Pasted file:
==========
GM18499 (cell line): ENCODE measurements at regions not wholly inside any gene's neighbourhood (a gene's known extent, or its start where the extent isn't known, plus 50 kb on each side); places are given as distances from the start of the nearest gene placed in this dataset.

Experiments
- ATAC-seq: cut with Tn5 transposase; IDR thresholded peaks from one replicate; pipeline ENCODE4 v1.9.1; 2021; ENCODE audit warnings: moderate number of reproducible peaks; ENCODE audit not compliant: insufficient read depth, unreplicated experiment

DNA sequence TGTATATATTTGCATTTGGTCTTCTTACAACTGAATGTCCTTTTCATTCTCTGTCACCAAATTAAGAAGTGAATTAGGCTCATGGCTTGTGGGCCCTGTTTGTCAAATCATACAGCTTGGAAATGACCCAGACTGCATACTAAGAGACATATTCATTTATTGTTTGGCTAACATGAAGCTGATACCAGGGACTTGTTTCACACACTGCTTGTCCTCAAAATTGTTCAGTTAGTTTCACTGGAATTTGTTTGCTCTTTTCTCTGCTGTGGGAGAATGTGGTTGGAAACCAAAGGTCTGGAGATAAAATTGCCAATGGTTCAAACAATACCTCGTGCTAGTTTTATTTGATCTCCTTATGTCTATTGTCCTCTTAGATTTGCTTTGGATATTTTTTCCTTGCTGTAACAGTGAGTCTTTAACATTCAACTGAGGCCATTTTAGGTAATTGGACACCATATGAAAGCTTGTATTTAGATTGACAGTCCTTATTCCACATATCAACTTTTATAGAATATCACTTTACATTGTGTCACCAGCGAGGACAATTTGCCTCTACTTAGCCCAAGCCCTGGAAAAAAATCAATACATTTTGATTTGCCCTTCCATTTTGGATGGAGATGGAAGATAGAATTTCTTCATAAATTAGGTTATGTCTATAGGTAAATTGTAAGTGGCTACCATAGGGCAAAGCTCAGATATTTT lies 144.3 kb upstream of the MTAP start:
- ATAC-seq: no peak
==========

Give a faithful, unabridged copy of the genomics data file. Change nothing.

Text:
GM18499 (cell line): ENCODE measurements at regions not wholly inside any gene's neighbourhood (a gene's known extent, or its start where the extent isn't known, plus 50 kb on each side); places are given as distances from the start of the nearest gene placed in this dataset.

Experiments
- ATAC-seq: cut with Tn5 transposase; IDR thresholded peaks from one replicate; pipeline ENCODE4 v1.9.1; 2021; ENCODE audit warnings: moderate number of reproducible peaks; ENCODE audit not compliant: insufficient read depth, unreplicated experiment

DNA sequence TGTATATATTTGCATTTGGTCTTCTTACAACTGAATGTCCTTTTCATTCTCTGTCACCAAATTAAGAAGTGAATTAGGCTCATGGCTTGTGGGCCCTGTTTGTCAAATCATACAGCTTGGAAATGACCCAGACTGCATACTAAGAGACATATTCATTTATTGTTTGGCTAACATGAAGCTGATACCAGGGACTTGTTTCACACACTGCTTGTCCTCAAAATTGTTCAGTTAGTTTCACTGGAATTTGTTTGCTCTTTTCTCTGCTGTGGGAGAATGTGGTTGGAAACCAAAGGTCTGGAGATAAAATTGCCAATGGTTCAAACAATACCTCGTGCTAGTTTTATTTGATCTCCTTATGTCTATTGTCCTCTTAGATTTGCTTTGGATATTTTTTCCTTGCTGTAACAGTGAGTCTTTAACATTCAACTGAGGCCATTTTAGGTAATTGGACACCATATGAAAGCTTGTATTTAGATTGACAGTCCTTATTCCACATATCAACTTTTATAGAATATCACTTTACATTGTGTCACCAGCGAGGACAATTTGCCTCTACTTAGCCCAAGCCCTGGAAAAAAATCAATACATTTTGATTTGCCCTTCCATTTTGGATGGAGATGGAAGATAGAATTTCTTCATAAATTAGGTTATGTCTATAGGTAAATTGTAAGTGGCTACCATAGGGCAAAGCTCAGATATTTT lies 144.3 kb upstream of the MTAP start:
- ATAC-seq: no peak